Mold can be a problem in the Everett area due to the amount of rain it gets. You will need to make sure the roof, ventilation, and plumbing is in good shape to prevent mold.  There are laws that protect the tenant to ensure they have a safe home to live in. Property managers know what you have to do to comply with any laws in regards to Property Codes.

If you don’t have the time or desire to keep up with the laws and regulations, it might be a smart decision to hire a knowledgeable property manager.  Mynd has local property managers that know the laws to ensure you are following them as well as in house legal counsel.

A good property manager helps you make smart decisions and ensures your property is following the laws. Contact us today at Mynd about property management in Everett or for help in finding your next investment property in one of the 19 markets we serve.

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On August 31, 2020, California Governor Gavin Newsom (D) signed AB 3088 into law, providing state-wide protections for tenants and landlords in the face of the ongoing coronavirus pandemic. The safeguards extended to tenants worrying about evictions and to landlords concerned about foreclosures. 

Moratorium Eviction Extended

Tenant relief act legal document

AB 3088 limits a landlord’s ability to evict a tenant for non-payment of rent. To make use of this protection, the tenant must submit a declaration signed under oath of financial hardship due to the financial burden experienced between March 4 – August 31. A valid declaration will prevent evictions from occurring before February 1, 2021. 

For hardship stemming from the coronavirus pandemic between September 1, 2020 – January 31, 2021, tenants are expected to pay 25% of expected rent to avoid eviction by January 31, 2021. 

Do Tenants Pay Rent?

The expectation of rent has not been eliminated. Instead, unpaid rent cannot be the reason for eviction for tenants that have experienced financial hardship and submitted a valid declaration. Tenants will still be responsible for paying back rent to landlords, who can begin to recover their debts through a civil small claims lawsuit on March 1, 2021. 

The jurisdiction of small claims courts will be temporarily expanded to allow landlords to recover unpaid rents. 

Unpaid rent isn't waived under AB 3088. Instead, it's converted into consumer debt collected in small claims court as early as March 1, 2021. If a tenant cannot meet the 25% rent minimum, AB 3088 would only provide eviction protection until February 1, 2021. If a landlord attempts to use extrajudicial self-help, such as shutting off utilities, threats, or coercion, to generate an eviction, then the landlord may face penalties as high as $1,000 to $2,500.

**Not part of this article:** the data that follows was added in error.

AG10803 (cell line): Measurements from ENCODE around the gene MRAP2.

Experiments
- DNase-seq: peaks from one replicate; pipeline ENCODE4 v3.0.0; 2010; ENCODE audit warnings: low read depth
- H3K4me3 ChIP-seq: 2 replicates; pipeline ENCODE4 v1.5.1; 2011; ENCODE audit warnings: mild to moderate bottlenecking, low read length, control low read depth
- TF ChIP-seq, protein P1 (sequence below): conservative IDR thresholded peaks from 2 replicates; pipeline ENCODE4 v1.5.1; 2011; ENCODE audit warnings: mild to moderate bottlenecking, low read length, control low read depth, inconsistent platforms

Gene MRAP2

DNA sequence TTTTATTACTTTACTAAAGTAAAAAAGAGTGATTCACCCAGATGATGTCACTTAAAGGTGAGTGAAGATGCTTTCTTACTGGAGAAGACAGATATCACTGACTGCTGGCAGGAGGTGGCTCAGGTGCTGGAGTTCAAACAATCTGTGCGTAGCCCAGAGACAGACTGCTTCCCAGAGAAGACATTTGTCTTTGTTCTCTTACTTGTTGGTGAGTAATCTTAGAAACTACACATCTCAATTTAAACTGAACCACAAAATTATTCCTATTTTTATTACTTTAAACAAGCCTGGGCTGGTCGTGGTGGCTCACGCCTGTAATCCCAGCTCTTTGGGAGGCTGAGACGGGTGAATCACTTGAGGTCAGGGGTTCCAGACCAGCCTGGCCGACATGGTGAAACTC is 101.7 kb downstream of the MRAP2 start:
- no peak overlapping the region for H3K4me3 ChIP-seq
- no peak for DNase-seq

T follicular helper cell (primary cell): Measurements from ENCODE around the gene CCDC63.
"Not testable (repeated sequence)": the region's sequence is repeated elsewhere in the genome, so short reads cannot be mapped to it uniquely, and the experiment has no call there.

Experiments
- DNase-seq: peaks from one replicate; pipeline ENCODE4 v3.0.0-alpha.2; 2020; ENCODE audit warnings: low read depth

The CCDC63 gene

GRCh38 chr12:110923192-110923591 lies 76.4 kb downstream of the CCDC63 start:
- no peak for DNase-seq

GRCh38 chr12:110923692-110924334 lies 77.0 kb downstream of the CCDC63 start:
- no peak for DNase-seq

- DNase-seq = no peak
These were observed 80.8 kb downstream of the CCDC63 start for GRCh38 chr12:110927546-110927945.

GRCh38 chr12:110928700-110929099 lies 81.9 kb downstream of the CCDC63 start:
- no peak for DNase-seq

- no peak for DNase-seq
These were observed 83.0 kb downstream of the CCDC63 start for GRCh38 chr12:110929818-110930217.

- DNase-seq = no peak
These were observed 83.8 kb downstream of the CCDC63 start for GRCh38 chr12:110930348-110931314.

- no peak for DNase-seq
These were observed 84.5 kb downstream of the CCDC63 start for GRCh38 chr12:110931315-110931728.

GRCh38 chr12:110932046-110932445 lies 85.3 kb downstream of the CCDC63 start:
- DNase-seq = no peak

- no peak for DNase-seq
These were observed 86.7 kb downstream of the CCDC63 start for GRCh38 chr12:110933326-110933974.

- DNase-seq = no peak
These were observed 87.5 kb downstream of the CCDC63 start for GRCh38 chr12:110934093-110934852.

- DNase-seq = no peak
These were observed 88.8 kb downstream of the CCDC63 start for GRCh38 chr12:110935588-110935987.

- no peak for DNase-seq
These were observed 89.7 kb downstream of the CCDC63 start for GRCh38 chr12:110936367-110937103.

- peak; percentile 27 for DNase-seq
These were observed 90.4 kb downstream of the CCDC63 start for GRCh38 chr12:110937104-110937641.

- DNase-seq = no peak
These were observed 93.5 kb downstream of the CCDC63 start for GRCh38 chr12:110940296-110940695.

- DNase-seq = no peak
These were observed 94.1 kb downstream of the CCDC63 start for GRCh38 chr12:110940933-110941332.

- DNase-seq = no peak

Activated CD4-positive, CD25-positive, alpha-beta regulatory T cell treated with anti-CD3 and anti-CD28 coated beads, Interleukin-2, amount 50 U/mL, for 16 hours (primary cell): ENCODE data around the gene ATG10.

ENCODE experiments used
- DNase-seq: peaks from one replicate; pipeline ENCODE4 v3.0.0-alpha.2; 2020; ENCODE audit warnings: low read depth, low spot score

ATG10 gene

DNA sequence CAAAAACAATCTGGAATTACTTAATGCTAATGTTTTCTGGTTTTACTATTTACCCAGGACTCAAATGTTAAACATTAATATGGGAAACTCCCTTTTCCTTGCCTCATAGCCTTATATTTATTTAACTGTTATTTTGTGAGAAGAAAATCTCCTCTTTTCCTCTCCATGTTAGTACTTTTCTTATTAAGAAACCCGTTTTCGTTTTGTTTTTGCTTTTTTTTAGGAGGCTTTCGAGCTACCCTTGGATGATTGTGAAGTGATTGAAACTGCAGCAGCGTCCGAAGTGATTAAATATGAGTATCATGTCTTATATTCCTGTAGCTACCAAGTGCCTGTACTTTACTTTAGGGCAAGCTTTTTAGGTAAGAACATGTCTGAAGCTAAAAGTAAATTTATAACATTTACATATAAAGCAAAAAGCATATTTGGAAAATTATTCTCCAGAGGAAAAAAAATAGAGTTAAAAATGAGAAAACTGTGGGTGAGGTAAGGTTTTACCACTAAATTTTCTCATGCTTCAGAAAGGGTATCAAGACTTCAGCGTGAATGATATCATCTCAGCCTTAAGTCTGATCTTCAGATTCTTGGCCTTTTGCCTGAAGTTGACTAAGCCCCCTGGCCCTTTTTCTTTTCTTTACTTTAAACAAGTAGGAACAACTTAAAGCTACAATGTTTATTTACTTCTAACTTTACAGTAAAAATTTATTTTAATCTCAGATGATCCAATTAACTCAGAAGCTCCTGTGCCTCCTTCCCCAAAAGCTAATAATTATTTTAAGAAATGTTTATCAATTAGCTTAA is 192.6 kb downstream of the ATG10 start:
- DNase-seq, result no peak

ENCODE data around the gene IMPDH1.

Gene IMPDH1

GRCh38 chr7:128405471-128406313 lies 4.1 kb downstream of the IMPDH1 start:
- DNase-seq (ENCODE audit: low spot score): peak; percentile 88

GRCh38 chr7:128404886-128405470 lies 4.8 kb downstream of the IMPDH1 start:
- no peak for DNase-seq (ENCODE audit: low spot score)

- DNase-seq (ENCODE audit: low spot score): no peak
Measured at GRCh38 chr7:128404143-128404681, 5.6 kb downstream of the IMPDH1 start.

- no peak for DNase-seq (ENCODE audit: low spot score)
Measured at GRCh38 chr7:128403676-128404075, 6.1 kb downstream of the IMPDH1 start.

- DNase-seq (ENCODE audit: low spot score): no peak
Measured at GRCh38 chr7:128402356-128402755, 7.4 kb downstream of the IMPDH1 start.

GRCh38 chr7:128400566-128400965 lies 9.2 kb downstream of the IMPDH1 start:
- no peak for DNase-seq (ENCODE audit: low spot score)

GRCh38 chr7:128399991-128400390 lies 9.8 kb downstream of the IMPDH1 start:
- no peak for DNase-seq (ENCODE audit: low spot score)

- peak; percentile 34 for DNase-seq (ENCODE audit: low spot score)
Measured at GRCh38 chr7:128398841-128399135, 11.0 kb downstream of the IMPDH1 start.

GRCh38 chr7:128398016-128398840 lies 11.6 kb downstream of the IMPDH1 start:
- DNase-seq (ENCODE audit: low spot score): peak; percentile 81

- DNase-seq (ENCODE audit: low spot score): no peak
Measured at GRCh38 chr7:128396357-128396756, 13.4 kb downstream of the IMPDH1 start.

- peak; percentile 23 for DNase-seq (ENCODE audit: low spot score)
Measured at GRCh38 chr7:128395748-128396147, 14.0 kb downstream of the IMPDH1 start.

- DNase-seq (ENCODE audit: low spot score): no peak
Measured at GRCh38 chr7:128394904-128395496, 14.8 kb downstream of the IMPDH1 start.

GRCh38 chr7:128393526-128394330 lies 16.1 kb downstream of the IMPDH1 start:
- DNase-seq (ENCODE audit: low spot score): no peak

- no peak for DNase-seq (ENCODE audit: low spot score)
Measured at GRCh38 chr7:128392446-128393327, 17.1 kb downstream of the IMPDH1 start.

California’s COVID-19 Tenant Relief Act Tenant Protections

The following legal and financial protections will be extended to tenants

  • The notice period for nonpayment of rent will increase from three days to 15 court days so that tenants have more time to respond to the landlord's notice to pay rent or leave. 
  • Hardship declaration forms must be provided with any eviction notices for a failure to pay rent. 
  • The hardship declaration forms provided by landlords must be provided in the language in which the rental agreement was negotiated. 
  • Landlords are also required to provide tenants with a disclosure explaining their rights under AB 3088. 
  • Expands the "just cause" protections described in AB 1482 to all tenancies, including tenancies less than one year, affordable housing, new construction, and single-family homes.  
  • Local ordinances that were in effect as of August 19, 2020, will remain in effect until their expiration, while future ordinances cannot undermine AB 3088. 

AB 3088's protections are extended to most tenants if they sign a declaration that they've been financially impacted due to the pandemic. What constitutes "COVID-19-related financial distress" includes:

  • Increased expenses due to the health impacts of the COVID-19 pandemic
  • Increased childcare or eldercare responsibilities directly related to the COVID-19 pandemic.
  • Loss of Income caused by the COVID-19 pandemic.
  • Higher-income tenants (those whose household income is over $100,000 or with over 130% of median household income) must provide documented proof of financial loss related to COVID-19.

California’s COVID-19 Tenant Relief Act Eviction Notices

When a landlord delivers an eviction notice for failure to pay rent, a financial distress form must be provided. The tenant has 15 days to sign and return the financial distress form. The economic distress form does not cover months to come, so that the process may be repeated on a month to month basis. The declaration is signed under "penalty of perjury,” so if a tenant provides knowingly false information, they can be charged with perjury. 

Lawful eviction that has nothing to do with unpaid rent caused by the coronavirus pandemic can move forward as early as September 2, 2020.  That means landlords will be able to pursue:

  • Eviction against nonresidential tenants
  • Evictions for lease defaults stemming from reasons other than nonpayment of rent.
  • Evictions for missed rent payments before March 2020 
  • Evictions for nonpayment of rent unrelated to the coronavirus pandemic.
  • Evictions against tenants willfully damaging property.
  • Evictions against tenants engaged in criminal activity. 
  • Evictions against tenants who violate the lease or rental agreement in other ways.

Evictions for unpaid rent will resume on October 5, 2020, for tenants that do not submit a financial distress declaration.